“Night Teeth” never met a long-winded piece of exposition it didn’t love. As its neon-colored opening credits slip by, star Debby Ryan’s narration introduces the audience to a secret world of vampires. They are very real, she says, with a long-held, tenuous truce between the bloodsuckers and the humans keeping the bad stuff at bay. Most stories, books, films, and TV shows get the details wrong.
And then she goes on, and on: Her early promise to tell a new story becomes an excuse to unspool the many (many) rules that dictate this world. Vampires can’t let humans know they exist; they can’t feast on anyone unwilling; and they can never set foot in the East LA neighborhood of Boyle Heights. (For anyone hoping that such a specific setting would inspire interesting locations, you’re out of luck. Although it was shot in LA and New Orleans, it looks like it could have been filmed anywhere.)
What should be a fun addition to the vampire lore becomes mired in murky dissertations, nonsensical character twists, and a worrying lack of understanding of how to strike a fun tone. “Night Teeth” lacks much more than bite. It’s incoherent to boot.
The plotline is simple, and clever: Think “Collateral” meets “Lost Boys.” Charming and naive college student Benny (Jorge Lendeborg, Jr.) gets stuck driving around a pair of wild vampire gals (Ryan and a dementedly wonderful Lucy Fry) as they wreak havoc on the city. The film’s undoing is first-time screenwriter Brent Dillon’s affection for convoluted storytelling and the inability of director Adam Randall (“I See You”) to keep even the most elemental character motivations on track.
It’s not clear whose story “Night Teeth” is meant to be. We’re introduced to wild-eyed wraith Victor (Alfie Allen), who is hellbent on burning down the vampire-human truce and freeing his bloodsucking brethren. He succeeds (and Allen seems to have fun with his role), but then he crosses paths with (Raul Castillo( who deserves his own action franchise, just not this one), a private driver and head honcho of Boyle Heights’ secret anti-vampire league. And Jay has a younger brother, Benny, a striving college student with big dreams and not a lot of cash or common sense. This is our main character (right? I’m still not sure), but that’s a lot of introduction, backstory, and piled-on drama for a film that should be focused on having a good time.
When Jay needs someone to complete an all-night gig for him (no worries that Jay seems frantic, crazed, and is packing a bunch of scary knives on his way to wherever), Benny volunteers. And when he arrives at a snazzy mansion to pick up Blair (Ryan) and Zoe (Fry), a pair of party girls looking for an all-night chauffeur, it seems like all fun and games. Of course, Benny is about to be sucked into the vampire underworld — by way of confusing subplots, ham-handed exposition, and an oddly dismissive attitude toward the film’s more entertaining possibilities.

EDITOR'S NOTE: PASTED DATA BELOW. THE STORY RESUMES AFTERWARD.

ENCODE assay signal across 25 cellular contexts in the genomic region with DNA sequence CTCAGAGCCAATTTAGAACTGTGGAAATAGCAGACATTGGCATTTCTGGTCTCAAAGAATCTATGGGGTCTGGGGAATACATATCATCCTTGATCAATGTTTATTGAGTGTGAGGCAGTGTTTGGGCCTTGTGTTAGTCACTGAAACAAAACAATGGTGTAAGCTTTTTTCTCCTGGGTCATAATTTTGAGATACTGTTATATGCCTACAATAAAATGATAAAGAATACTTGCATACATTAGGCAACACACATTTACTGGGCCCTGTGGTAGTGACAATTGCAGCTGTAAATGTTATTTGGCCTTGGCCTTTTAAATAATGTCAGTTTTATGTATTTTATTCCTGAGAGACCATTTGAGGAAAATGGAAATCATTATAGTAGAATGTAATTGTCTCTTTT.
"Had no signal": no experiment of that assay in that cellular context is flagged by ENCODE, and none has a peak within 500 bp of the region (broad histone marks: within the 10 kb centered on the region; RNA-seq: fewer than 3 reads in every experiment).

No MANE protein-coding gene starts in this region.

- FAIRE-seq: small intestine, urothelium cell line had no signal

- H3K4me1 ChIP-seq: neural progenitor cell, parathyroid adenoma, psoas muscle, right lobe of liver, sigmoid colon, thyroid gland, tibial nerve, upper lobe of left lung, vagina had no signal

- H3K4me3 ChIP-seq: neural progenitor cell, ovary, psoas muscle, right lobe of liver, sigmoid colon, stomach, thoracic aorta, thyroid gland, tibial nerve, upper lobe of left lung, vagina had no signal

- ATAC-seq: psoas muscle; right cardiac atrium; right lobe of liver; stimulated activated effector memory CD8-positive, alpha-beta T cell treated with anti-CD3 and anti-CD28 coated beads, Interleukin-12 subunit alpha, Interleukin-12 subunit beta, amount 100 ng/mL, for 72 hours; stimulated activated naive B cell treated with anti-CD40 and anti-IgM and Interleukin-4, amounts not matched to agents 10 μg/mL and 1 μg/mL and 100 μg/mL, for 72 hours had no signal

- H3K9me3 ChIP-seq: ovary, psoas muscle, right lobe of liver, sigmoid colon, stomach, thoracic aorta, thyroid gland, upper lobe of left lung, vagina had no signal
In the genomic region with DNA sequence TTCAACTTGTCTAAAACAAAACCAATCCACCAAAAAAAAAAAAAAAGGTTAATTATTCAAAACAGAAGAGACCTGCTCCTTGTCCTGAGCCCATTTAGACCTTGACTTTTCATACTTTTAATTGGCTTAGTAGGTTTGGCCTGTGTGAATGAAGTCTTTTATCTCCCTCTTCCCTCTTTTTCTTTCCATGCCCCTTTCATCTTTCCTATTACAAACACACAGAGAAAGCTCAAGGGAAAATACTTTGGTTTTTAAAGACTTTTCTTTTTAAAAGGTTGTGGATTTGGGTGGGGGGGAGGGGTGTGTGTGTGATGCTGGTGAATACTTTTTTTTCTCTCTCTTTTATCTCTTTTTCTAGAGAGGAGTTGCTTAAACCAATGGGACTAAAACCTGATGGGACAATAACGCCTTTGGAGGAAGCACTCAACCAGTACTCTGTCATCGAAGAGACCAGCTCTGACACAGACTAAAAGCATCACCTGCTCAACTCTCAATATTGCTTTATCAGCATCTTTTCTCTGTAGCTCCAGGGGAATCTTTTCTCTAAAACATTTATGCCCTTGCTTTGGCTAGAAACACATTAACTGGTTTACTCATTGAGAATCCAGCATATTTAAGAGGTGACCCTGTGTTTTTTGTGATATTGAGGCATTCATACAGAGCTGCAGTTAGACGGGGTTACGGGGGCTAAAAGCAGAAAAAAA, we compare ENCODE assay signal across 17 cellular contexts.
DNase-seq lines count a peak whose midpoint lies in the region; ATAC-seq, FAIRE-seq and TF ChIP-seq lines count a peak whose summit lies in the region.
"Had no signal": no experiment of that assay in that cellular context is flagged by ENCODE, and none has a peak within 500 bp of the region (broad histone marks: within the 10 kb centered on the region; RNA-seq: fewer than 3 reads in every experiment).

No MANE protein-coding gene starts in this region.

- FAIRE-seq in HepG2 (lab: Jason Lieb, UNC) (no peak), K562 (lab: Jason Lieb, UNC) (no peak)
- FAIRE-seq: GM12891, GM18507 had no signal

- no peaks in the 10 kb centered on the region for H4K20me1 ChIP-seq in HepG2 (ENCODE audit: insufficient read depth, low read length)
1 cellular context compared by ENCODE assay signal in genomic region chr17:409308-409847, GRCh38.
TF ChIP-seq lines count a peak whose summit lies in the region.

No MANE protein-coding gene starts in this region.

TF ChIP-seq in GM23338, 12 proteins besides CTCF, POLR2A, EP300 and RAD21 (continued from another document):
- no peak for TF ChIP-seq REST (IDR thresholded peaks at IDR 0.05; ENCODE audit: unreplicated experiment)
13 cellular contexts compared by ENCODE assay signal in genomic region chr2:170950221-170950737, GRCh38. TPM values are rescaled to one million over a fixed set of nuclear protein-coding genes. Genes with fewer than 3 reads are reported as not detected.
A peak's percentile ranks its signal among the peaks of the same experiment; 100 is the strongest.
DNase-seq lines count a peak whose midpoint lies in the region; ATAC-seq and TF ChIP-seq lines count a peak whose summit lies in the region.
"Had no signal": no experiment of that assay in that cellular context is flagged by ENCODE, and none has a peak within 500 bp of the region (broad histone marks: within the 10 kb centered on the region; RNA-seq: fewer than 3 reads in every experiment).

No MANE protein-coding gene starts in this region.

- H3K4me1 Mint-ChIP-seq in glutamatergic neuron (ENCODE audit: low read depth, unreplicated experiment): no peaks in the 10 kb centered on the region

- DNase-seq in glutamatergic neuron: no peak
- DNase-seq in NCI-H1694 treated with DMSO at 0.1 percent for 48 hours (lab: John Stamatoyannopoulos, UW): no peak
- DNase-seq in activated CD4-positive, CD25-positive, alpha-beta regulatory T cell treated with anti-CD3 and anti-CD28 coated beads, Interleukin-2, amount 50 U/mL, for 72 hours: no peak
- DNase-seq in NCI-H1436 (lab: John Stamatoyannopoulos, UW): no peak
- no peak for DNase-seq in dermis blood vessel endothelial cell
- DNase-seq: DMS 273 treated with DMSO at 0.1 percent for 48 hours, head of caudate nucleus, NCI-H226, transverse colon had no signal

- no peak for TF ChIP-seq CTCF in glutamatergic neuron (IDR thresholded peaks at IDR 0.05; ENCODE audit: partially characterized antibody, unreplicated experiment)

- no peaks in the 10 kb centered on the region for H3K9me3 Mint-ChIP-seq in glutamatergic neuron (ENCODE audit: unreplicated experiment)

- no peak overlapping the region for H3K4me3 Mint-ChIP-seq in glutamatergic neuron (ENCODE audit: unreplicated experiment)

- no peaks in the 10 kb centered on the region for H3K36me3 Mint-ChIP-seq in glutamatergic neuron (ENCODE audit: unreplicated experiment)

Blaire takes to their new pal — their mutual affection is meant to hold up the entire film — but Zoe has no time for cherub-cheeked humans trying to do a good job. These girls are on a mission, one that involves lots of money and bloodsucking and little regard for human life. Still, they are merely foot soldiers in service to Victor’s plan to usurp the current vampire hierarchy, taking a big ol’ bite out of the human population in the process and maybe having some fun while they do it. (Sadly, the fun turns out to be largely grating and confusing.)
“Night Teeth” wants to be bitter and biting and self-aware and very funny and more than a little scary. Fry’s go-for-broke performance brings moments that succeed, but little else breaks through the muck. Allen gets off with a few winking jibes, and a late appearance by Alexander Ludwig as a demented Venice vampire boss adds serious pop, but no one else works on Fry’s zippy wavelength. Her increasingly unhinged performance ensures that “Night Teeth” isn’t an entirely bloodless flop, but even she stalls out as the film crawls along beyond a 100-minute running time.
Swapping in frustrating twists and turns in place of actual amusement and realistic character development (a modicum of consistency is welcome, even in wacky vampire films), the film lurches toward its confounding end. Inevitably, it seems to set up a sequel, but who would want to go back for a second bite?
“Night Teeth” is now streaming on Netflix.